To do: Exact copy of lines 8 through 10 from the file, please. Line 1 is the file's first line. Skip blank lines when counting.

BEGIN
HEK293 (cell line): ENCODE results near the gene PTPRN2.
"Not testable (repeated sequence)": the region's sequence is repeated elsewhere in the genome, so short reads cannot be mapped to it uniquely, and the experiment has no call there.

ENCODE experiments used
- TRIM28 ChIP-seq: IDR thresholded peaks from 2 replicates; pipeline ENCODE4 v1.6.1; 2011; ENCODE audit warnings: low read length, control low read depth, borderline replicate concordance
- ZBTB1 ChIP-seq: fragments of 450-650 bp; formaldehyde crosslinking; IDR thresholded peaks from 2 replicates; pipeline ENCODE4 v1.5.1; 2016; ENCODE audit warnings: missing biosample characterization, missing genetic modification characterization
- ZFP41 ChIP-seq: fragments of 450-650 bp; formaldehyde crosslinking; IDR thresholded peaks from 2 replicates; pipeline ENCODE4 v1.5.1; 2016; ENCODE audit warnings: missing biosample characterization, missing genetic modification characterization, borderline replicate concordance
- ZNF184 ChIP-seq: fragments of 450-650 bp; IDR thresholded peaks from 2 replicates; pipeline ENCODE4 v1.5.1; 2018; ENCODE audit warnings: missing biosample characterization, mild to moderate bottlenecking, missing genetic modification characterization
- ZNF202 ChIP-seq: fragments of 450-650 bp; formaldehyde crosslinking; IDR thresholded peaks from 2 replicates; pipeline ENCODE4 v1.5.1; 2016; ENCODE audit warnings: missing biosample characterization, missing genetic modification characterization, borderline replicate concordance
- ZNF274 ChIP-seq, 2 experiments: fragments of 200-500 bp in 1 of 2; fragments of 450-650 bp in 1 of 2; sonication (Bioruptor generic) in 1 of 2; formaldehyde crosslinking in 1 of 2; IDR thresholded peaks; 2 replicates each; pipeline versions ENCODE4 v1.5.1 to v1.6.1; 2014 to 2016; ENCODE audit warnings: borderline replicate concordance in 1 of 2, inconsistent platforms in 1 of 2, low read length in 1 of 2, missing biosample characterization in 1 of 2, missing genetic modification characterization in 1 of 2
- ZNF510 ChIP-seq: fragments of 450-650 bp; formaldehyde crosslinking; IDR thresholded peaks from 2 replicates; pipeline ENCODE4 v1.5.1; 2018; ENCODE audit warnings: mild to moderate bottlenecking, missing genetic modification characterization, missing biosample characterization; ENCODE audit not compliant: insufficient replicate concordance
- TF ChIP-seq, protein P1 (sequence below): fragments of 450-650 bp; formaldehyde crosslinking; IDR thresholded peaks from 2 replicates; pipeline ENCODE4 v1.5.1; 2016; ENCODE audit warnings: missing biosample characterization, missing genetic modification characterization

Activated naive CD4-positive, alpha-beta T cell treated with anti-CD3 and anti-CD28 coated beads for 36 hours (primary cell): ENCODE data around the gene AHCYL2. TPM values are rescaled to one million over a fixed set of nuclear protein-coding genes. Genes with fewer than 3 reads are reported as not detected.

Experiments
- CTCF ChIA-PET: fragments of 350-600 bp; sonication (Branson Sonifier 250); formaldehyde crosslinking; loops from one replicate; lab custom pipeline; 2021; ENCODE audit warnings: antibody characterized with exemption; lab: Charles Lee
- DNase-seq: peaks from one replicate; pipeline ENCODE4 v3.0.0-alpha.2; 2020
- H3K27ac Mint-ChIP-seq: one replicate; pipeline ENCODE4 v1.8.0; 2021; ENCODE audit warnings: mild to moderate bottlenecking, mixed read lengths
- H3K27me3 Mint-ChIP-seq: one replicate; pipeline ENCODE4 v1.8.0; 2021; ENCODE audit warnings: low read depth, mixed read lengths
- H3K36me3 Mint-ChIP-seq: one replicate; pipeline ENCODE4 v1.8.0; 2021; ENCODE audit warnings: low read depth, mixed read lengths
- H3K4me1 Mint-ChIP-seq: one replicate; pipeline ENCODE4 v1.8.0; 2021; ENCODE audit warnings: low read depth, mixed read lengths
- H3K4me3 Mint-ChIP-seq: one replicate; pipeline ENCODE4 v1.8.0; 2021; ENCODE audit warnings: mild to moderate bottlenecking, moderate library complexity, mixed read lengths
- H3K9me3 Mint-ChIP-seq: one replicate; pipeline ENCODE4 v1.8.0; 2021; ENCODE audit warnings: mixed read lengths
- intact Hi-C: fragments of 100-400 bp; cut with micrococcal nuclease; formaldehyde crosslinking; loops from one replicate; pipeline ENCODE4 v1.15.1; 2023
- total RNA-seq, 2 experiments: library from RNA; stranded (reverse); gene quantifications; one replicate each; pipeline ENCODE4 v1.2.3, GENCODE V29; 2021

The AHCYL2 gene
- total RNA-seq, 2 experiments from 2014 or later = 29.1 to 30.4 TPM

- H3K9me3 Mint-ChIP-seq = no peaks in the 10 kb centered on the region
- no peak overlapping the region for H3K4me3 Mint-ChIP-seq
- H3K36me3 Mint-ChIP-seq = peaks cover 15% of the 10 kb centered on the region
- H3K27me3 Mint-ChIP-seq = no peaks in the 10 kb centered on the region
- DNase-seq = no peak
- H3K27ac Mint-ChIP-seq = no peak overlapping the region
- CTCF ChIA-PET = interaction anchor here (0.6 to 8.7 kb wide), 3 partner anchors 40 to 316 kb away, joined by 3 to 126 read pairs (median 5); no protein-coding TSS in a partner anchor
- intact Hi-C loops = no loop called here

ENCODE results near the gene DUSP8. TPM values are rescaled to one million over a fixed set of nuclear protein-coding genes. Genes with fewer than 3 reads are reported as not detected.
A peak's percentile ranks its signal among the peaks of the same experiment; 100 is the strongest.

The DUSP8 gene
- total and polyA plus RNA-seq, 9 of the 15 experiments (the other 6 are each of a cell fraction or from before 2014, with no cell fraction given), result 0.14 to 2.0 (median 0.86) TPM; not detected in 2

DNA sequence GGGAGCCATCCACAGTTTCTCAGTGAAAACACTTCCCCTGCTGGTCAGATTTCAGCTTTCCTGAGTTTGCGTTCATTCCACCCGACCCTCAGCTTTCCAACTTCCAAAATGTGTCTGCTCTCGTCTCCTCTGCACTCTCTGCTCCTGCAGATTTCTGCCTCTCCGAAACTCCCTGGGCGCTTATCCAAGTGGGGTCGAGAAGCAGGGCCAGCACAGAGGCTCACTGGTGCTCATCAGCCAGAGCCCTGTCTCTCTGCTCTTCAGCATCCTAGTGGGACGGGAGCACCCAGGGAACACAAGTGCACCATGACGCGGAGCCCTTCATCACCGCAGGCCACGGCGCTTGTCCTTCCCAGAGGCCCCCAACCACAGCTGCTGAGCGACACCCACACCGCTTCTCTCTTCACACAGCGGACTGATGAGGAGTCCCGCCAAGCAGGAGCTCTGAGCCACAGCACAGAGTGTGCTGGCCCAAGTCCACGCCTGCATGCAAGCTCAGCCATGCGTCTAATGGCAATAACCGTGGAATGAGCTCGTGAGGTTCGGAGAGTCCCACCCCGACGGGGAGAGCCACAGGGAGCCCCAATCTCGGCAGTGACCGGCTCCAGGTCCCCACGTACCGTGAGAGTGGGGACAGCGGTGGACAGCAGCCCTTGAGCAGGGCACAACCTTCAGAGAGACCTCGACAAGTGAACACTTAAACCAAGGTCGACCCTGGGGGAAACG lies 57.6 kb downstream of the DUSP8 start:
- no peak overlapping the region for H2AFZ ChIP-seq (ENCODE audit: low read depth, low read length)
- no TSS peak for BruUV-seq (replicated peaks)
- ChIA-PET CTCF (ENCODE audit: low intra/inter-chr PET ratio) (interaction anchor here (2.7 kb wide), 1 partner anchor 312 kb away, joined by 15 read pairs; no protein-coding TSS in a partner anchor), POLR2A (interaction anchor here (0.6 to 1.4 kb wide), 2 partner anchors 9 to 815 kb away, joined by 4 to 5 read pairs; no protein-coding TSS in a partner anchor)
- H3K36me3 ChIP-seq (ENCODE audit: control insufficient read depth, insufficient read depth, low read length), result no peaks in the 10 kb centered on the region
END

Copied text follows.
- ZNF202 ChIP-seq: fragments of 450-650 bp; formaldehyde crosslinking; IDR thresholded peaks from 2 replicates; pipeline ENCODE4 v1.5.1; 2016; ENCODE audit warnings: missing biosample characterization, missing genetic modification characterization, borderline replicate concordance
- ZNF274 ChIP-seq, 2 experiments: fragments of 200-500 bp in 1 of 2; fragments of 450-650 bp in 1 of 2; sonication (Bioruptor generic) in 1 of 2; formaldehyde crosslinking in 1 of 2; IDR thresholded peaks; 2 replicates each; pipeline versions ENCODE4 v1.5.1 to v1.6.1; 2014 to 2016; ENCODE audit warnings: borderline replicate concordance in 1 of 2, inconsistent platforms in 1 of 2, low read length in 1 of 2, missing biosample characterization in 1 of 2, missing genetic modification characterization in 1 of 2
- ZNF510 ChIP-seq: fragments of 450-650 bp; formaldehyde crosslinking; IDR thresholded peaks from 2 replicates; pipeline ENCODE4 v1.5.1; 2018; ENCODE audit warnings: mild to moderate bottlenecking, missing genetic modification characterization, missing biosample characterization; ENCODE audit not compliant: insufficient replicate concordance